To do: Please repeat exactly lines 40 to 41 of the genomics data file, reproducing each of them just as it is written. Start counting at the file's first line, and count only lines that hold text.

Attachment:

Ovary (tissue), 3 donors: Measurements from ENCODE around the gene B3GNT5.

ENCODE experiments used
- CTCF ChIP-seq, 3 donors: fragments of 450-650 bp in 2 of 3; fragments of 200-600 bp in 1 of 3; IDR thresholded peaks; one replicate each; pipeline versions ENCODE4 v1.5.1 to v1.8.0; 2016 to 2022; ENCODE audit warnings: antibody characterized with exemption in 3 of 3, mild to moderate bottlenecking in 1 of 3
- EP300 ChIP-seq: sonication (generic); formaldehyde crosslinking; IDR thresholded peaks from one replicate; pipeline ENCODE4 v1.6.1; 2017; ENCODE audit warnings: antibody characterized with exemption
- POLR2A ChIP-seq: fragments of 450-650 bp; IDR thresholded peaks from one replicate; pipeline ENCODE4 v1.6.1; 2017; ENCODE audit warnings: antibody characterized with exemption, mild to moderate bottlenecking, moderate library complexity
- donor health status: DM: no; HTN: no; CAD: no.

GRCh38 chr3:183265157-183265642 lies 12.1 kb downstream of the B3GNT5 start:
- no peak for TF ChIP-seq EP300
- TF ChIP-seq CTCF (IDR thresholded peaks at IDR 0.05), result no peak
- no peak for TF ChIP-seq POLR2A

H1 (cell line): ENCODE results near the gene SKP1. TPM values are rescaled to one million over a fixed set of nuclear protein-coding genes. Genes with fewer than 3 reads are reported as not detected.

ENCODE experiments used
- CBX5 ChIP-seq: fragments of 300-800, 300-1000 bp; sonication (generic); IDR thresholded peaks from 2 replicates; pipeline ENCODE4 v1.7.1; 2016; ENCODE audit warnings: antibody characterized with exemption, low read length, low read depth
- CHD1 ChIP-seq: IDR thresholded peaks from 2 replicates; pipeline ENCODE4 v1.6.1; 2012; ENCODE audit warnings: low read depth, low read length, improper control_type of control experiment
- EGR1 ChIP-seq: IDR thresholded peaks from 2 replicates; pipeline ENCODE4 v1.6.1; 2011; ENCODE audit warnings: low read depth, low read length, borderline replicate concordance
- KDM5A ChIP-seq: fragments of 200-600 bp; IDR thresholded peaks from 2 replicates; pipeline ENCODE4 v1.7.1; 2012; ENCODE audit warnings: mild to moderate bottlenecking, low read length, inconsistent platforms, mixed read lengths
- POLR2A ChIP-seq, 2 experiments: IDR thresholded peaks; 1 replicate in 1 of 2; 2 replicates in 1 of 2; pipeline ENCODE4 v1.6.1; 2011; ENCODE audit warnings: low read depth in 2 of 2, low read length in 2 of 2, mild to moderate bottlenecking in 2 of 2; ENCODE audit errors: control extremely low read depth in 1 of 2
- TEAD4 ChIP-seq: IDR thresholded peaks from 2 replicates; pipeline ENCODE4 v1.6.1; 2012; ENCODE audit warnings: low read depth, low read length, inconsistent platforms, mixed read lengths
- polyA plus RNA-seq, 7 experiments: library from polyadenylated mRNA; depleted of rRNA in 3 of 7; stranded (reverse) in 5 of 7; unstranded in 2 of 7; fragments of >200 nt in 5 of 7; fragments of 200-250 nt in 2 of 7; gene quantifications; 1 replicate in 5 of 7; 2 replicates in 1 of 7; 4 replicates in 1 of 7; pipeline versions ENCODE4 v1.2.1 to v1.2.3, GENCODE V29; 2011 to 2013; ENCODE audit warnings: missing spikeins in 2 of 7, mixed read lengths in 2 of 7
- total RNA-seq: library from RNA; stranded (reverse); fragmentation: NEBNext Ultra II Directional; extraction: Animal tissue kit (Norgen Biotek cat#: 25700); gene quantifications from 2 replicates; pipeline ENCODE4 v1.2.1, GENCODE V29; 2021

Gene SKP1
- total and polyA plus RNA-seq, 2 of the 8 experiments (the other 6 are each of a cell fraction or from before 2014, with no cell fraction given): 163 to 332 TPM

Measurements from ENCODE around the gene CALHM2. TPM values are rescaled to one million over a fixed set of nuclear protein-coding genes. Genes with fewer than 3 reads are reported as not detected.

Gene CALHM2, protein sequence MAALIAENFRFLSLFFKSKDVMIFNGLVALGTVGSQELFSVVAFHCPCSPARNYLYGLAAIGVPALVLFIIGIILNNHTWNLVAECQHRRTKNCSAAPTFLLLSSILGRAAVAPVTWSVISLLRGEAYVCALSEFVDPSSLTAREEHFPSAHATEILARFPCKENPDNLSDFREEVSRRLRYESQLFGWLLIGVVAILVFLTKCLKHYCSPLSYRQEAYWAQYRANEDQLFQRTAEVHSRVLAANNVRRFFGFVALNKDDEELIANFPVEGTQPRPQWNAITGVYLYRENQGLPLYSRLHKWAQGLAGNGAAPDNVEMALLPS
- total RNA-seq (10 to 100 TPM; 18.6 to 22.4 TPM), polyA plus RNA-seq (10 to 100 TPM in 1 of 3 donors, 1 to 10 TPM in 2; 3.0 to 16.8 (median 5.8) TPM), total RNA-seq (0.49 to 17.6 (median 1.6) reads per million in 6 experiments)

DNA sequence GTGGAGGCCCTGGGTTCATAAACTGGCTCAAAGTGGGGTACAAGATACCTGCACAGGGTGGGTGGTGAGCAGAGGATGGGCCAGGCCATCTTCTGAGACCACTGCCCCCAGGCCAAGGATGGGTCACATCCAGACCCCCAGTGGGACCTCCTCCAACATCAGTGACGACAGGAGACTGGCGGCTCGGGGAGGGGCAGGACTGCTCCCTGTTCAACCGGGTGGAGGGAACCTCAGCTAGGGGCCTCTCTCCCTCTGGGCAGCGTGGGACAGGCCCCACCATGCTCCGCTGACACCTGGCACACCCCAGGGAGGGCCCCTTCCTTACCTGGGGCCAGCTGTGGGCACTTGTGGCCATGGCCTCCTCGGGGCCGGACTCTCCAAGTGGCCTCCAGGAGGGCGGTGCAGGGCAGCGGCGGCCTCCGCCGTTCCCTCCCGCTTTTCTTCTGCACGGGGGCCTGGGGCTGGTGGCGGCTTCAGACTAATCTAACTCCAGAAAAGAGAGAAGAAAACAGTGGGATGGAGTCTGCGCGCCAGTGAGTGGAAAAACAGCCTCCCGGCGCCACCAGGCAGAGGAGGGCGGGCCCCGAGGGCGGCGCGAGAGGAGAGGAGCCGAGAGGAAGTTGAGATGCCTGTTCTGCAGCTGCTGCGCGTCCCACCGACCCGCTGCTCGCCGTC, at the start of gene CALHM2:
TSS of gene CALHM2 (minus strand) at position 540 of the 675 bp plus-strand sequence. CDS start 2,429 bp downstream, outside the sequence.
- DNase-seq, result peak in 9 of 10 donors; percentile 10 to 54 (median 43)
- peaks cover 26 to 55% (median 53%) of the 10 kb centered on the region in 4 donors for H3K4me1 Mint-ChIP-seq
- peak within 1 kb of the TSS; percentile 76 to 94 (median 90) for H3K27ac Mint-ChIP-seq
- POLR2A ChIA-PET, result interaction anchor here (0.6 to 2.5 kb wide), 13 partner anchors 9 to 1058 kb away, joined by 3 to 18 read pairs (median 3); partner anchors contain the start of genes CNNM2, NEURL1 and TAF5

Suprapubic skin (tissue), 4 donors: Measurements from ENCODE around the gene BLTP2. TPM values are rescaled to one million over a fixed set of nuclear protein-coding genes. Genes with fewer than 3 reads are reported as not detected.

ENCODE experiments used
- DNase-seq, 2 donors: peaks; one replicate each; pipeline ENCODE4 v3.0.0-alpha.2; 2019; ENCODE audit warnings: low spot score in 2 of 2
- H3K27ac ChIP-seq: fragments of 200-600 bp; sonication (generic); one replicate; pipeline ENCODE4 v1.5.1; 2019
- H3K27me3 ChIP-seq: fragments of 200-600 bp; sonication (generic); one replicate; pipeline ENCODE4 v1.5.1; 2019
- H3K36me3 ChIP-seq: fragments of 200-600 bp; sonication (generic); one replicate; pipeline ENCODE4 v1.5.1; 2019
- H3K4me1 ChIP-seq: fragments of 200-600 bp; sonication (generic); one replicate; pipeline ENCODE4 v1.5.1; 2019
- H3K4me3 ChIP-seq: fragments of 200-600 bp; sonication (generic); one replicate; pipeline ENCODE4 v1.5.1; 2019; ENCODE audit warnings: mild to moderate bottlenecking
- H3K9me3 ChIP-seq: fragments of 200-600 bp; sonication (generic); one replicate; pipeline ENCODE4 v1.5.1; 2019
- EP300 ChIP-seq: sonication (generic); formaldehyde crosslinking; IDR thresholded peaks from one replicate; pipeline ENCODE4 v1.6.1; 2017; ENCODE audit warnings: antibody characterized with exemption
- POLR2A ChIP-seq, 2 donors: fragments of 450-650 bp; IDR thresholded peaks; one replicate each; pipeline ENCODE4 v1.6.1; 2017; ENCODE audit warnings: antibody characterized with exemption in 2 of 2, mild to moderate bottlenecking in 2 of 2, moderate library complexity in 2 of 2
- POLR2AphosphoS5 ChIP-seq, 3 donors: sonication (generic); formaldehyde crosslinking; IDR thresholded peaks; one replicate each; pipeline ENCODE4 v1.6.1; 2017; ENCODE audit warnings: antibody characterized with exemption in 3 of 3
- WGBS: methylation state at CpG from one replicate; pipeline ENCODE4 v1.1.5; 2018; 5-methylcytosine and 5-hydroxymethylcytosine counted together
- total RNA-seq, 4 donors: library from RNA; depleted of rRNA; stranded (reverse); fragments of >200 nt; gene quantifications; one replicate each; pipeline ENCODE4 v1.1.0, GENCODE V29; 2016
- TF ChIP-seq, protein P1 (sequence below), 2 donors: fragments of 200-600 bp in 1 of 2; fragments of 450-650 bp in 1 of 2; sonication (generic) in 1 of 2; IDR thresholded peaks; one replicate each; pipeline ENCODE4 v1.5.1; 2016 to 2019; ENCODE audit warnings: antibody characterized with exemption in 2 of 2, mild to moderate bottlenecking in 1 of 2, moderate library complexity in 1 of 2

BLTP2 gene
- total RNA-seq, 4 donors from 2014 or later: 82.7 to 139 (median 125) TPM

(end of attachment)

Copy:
- H3K9me3 ChIP-seq: fragments of 200-600 bp; sonication (generic); one replicate; pipeline ENCODE4 v1.5.1; 2019
- EP300 ChIP-seq: sonication (generic); formaldehyde crosslinking; IDR thresholded peaks from one replicate; pipeline ENCODE4 v1.6.1; 2017; ENCODE audit warnings: antibody characterized with exemption